Hearts of darkness: Joseph Conrad and Roger Casement in the Congo
For their collaboration commemorating the Rising at the NCH, Colm Tóibín and Donnacha Dennehy have focused on the uneasy time when Casement and Conrad shared quarters in the Belgian colony
Top, Donnacha Dennehy and Colm Tóibín. Bottom, Joseph Conrad and Roger Casement. Photographs: Britt Olsen-Ecker, Gareth Cattermole/Getty Images, George C Beresford/Getty Images
All this week, the National Concert Hall’s Imagining Home series of concerts is inviting artists to examine Irish identity, history and the legacy of the Rising through music, theatre and writing. Imagining Home: On Revolution sees the writer Colm Tóibín and the composer Donnacha Dennehy present readings and musical performances that deal in various ways with the concept of revolution.
The thread running through this particular evening is one of personal relationships to these political events, which are otherwise abstracted into the history books as finite dates, cold numbers and neatly finished stories. The musical and literary elements of the evening are both refreshingly international in approach, with writers from Poland, Libya and Egypt complementing Tóibín and Joseph O’Neill. Dennehy’s programming includes works by Philip Glass, Beethoven and Berlioz.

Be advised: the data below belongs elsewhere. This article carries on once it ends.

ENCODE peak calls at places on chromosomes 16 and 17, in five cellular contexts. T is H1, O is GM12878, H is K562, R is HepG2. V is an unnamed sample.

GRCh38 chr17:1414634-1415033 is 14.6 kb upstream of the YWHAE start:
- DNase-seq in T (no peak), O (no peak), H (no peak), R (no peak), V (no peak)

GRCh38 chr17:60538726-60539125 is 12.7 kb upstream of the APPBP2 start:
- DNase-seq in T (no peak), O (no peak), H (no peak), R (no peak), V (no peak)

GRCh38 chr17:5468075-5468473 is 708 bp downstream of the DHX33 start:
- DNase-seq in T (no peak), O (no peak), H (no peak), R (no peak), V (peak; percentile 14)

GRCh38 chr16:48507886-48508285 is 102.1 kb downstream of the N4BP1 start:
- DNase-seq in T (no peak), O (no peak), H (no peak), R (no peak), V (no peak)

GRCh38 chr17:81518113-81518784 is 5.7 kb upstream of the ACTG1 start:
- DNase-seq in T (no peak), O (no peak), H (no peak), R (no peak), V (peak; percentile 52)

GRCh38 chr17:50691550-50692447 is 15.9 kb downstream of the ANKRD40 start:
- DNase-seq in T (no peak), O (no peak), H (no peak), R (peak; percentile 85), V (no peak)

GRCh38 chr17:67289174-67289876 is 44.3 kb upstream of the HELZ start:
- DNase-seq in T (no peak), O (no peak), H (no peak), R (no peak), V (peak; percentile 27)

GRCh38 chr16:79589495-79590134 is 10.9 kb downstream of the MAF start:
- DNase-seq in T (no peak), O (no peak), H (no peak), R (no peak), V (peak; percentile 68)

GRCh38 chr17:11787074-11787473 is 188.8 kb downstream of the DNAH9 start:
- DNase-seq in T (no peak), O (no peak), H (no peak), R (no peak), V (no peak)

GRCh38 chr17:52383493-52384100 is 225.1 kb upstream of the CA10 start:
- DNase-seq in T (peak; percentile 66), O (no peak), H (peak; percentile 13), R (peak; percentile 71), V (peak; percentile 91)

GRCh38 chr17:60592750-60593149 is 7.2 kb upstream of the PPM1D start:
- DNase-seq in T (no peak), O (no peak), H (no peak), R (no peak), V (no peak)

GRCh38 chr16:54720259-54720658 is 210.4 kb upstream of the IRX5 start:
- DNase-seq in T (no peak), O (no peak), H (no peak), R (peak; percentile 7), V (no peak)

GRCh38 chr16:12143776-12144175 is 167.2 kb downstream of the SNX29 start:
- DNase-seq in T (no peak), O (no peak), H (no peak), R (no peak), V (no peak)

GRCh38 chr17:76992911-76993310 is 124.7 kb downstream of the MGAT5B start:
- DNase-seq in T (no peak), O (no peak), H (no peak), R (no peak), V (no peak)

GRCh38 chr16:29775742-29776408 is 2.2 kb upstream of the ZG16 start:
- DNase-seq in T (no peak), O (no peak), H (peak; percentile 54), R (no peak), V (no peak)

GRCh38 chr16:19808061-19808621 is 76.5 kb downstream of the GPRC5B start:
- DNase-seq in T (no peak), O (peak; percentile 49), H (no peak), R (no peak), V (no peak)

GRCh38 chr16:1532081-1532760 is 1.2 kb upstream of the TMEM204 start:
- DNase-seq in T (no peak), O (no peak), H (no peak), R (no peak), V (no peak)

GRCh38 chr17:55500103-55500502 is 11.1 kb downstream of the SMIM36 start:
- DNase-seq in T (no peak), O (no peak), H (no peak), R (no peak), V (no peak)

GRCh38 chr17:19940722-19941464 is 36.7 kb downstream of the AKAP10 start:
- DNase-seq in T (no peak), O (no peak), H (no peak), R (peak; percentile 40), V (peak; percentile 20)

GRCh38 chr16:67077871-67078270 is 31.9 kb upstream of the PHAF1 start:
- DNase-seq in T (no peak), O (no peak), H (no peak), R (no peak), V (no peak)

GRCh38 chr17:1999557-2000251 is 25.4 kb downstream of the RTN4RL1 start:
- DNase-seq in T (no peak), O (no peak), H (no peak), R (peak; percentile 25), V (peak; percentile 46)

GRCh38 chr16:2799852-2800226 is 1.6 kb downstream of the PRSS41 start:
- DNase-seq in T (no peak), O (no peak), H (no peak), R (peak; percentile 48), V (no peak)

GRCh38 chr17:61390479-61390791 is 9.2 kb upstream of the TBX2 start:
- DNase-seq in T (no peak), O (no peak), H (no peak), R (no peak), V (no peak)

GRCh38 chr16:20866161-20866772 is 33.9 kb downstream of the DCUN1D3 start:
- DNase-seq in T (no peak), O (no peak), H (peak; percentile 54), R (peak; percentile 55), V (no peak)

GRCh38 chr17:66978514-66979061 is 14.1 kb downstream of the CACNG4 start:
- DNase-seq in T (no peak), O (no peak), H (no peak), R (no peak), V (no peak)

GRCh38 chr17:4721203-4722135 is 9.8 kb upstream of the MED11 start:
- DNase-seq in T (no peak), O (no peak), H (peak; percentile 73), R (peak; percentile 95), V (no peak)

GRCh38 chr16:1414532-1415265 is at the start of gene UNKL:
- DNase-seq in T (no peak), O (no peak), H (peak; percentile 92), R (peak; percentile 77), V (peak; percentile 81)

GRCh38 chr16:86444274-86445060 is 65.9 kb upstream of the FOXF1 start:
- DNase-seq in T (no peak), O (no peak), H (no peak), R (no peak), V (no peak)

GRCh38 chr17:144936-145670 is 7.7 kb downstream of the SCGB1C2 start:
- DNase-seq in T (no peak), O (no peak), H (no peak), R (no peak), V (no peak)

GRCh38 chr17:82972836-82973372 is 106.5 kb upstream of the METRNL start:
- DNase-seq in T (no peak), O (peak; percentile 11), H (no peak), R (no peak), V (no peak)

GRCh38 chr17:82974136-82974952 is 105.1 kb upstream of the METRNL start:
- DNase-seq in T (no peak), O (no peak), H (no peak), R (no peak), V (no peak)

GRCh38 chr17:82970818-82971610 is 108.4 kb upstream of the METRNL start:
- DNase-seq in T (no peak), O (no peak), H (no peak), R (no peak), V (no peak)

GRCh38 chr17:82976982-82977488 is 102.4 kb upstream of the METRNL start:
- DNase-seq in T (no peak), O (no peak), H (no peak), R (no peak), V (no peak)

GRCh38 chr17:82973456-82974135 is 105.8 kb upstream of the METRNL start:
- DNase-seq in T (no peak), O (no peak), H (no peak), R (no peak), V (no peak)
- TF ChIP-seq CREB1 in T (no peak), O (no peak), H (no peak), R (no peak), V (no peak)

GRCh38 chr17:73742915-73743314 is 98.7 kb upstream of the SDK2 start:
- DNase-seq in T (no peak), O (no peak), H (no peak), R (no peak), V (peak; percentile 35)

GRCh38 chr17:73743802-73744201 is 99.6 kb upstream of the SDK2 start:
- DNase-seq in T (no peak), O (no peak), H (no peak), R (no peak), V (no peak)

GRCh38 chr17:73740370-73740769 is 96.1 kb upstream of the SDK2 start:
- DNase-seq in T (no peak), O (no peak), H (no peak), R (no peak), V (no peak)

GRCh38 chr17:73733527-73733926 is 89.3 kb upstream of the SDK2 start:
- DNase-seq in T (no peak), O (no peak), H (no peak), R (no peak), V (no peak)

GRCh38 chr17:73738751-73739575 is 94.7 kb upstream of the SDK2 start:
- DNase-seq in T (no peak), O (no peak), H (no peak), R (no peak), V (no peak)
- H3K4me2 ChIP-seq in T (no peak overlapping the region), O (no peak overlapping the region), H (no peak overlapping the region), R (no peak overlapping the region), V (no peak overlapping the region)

“That was the brief: other evenings are going to be Irish traditional music, Irish singers or Irish writers; could there be one evening which looked outwards or which connected to the outside world?” says Tóibín. “We’ve invited writers from outside Ireland to come and talk about the way in which revolution has affected their lives. Just so we’d get some sense of a context in which we could place 1916 in Ireland. An international context.”